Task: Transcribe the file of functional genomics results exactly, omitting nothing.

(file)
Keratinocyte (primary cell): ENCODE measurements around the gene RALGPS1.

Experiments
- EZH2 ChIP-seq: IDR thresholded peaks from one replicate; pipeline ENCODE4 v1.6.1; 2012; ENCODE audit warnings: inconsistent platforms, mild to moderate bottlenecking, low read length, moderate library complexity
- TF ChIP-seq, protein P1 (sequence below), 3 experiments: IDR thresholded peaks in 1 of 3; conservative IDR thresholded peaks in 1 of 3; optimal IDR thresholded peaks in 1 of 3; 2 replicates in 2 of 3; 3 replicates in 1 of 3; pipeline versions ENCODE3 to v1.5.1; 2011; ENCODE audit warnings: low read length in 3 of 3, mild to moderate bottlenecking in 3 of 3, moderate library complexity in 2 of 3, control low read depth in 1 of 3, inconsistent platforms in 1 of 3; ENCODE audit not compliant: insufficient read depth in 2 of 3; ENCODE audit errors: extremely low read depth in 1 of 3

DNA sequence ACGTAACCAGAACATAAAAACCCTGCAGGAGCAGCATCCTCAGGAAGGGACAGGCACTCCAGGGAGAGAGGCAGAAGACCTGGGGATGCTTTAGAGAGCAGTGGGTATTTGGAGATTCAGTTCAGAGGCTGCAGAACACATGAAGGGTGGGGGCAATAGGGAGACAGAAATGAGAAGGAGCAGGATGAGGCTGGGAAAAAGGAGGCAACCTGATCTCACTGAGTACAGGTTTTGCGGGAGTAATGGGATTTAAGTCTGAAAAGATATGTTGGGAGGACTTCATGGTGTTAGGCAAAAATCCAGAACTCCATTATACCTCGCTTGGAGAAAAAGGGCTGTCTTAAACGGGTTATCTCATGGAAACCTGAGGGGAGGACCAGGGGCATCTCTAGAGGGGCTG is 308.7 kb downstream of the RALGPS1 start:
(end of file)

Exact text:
Keratinocyte (primary cell): ENCODE measurements around the gene RALGPS1.

Experiments
- EZH2 ChIP-seq: IDR thresholded peaks from one replicate; pipeline ENCODE4 v1.6.1; 2012; ENCODE audit warnings: inconsistent platforms, mild to moderate bottlenecking, low read length, moderate library complexity
- TF ChIP-seq, protein P1 (sequence below), 3 experiments: IDR thresholded peaks in 1 of 3; conservative IDR thresholded peaks in 1 of 3; optimal IDR thresholded peaks in 1 of 3; 2 replicates in 2 of 3; 3 replicates in 1 of 3; pipeline versions ENCODE3 to v1.5.1; 2011; ENCODE audit warnings: low read length in 3 of 3, mild to moderate bottlenecking in 3 of 3, moderate library complexity in 2 of 3, control low read depth in 1 of 3, inconsistent platforms in 1 of 3; ENCODE audit not compliant: insufficient read depth in 2 of 3; ENCODE audit errors: extremely low read depth in 1 of 3

DNA sequence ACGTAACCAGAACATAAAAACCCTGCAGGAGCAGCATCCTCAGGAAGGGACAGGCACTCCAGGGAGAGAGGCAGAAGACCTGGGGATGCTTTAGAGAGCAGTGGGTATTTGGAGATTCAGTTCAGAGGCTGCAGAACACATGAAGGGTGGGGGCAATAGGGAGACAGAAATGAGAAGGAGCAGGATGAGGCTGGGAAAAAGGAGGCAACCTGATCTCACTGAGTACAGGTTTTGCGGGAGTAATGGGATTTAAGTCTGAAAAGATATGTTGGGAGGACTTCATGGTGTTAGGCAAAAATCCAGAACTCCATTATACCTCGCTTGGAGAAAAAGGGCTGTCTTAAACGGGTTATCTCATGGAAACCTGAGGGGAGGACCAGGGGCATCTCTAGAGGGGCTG is 308.7 kb downstream of the RALGPS1 start: